Safety Tips For July 4th

portrait photo of Thomas

Thomas W. Dombrowski, P.E., CFEI

Fourth of July Safety Tips

During a conversation I had with an old-school adjuster, we discussed the cyclical nature of insurance claims.  He stated that his experience had taught him that insurance claims spike during the holidays, particularly, the periods of Christmas and the three summer months.  He noted that an increased consumption of "adult beverages" during these times could also contribute to the increase of claims.  With one of these holidays being the Fourth of July (which is just around the corner), we look at three popular activities that take place around this holiday: the use of fireworks, grilling food, and swimming pools. Below are some tips to remain safe while enjoying your holiday.

Use of Fireworks

The use of fireworks during the Fourth of July holiday is a big tradition here in the states, even in locations where they are illegal. The mission of the National Council on Fireworks Safety is to educate the public on the safe and responsible use of consumer fireworks so as to eliminate injuries.

National Council on Fireworks Safety Recommended Safety Tips:
  • Obey all local laws regarding the use of fireworks.
  • Know your fireworks; read the cautionary labels and performance descriptions before igniting.
  • A responsible adult SHOULD supervise all firework activities.  Never give fireworks to children.
  • Alcohol and fireworks do not mix.  Save your alcohol for after the show.
  • Wear safety glasses when shooting fireworks.
  • Light one firework at a time and then quickly move away.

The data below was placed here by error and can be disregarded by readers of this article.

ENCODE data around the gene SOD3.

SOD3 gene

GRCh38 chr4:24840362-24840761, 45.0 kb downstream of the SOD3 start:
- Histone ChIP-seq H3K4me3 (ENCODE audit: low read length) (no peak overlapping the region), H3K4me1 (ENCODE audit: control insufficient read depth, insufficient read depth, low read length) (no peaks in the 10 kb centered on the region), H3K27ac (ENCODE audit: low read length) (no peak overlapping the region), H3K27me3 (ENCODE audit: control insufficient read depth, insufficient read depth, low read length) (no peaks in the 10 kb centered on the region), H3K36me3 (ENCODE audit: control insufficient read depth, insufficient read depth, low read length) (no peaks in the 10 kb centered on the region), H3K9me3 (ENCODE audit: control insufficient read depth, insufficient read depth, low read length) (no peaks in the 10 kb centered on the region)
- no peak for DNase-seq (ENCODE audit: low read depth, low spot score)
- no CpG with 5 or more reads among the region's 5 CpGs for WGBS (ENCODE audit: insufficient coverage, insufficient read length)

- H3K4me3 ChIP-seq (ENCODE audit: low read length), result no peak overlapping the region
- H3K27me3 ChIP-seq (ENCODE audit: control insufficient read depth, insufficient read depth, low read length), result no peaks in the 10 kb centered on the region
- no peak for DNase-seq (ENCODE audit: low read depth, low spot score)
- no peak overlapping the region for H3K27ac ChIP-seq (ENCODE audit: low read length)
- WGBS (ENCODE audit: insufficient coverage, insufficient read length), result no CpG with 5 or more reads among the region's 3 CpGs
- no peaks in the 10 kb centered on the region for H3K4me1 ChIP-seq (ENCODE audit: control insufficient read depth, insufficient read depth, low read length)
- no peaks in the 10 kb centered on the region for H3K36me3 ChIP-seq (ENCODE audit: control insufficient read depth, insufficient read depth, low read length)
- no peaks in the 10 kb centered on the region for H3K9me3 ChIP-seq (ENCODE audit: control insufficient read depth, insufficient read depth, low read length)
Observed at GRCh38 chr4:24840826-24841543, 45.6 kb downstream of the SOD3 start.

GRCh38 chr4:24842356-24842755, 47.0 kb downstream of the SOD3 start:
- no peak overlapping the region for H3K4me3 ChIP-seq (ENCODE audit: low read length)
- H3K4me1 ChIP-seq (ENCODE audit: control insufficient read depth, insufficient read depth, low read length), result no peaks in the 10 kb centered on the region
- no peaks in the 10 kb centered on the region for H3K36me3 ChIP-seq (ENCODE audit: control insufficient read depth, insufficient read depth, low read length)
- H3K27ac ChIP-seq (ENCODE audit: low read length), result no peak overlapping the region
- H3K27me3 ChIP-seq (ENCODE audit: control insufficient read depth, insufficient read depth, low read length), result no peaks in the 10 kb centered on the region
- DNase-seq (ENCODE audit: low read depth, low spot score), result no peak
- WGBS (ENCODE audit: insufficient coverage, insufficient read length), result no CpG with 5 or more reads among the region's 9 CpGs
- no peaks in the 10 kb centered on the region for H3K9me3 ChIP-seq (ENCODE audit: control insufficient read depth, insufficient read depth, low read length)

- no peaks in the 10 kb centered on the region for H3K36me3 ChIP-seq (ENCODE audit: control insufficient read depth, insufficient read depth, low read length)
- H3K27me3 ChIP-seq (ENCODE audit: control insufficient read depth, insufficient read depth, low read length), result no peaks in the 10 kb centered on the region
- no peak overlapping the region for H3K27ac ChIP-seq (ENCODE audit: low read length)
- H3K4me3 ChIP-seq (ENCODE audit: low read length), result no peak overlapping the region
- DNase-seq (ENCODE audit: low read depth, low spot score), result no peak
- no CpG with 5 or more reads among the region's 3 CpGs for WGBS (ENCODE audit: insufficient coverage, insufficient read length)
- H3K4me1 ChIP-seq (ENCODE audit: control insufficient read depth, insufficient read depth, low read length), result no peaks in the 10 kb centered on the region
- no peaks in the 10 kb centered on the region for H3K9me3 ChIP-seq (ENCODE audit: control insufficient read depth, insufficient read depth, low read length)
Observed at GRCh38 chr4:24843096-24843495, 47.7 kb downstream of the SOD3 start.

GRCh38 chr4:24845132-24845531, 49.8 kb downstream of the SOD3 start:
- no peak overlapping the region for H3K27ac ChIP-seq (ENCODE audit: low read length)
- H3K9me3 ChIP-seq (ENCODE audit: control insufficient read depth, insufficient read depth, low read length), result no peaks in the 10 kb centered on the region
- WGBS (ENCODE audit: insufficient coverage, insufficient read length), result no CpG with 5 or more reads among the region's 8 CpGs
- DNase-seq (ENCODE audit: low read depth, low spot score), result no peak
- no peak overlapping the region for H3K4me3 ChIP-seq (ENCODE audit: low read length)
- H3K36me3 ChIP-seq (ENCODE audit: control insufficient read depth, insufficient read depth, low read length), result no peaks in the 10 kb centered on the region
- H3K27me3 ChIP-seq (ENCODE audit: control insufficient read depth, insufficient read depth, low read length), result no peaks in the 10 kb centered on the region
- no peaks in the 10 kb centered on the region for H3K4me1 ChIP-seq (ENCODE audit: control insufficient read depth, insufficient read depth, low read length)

• Use fireworks OUTDOORS in a clear area; away from buildings and vehicles.
  • Never relight a “dud” firework.  Wait 20 minutes and then soak it in a bucket of water.
  • Always have a bucket of water and charged water hose nearby.
  • Never carry fireworks in your POCKET or shoot them into METAL or GLASS containers.
  • Do not experiment with homemade fireworks.
  • Dispose of spent fireworks by wetting them down and place in a metal trash can away from any building or combustible materials until the next day.
  • FAA regulations PROHIBIT the possession and transportation of fireworks in your checked baggage or carry-on luggage.
  • Report illegal explosives, like M-80s and quarter sticks, to the fire or police department.
Let’s also not forget the safety of our pets!
  • Don’t bring your pets to a fireworks display, even a small one.
  • If fireworks are being used near your home, put your pet in a safe, interior room to avoid exposure to the sound.
  • Make sure your pet has an identification tag, in case it runs off during a fireworks display.
  • Never shoot fireworks of any kind (consumer fireworks, sparklers, fountains, etc.) near pets.

Grilling Food

Summer is the peak time of the use of outdoor grills to cook food.  However, an outdoor grill placed too close to anything that can burn is a fire hazard.  According to the National Fire Protection Association (NFPA), July is the peak month for grill fires.  From 2012 to 2016 an average of 16,600 patients per year went to emergency rooms because of injuries involving grills.

National Fire Protection Association Grilling Safety Tips:
  • Propane and charcoal BBQ grills should only be used outdoors.
  • The grill should be placed well away from the home, deck railings and out from under eaves and overhanging branches.
  • Keep children and pets at least three feet away from the grill area.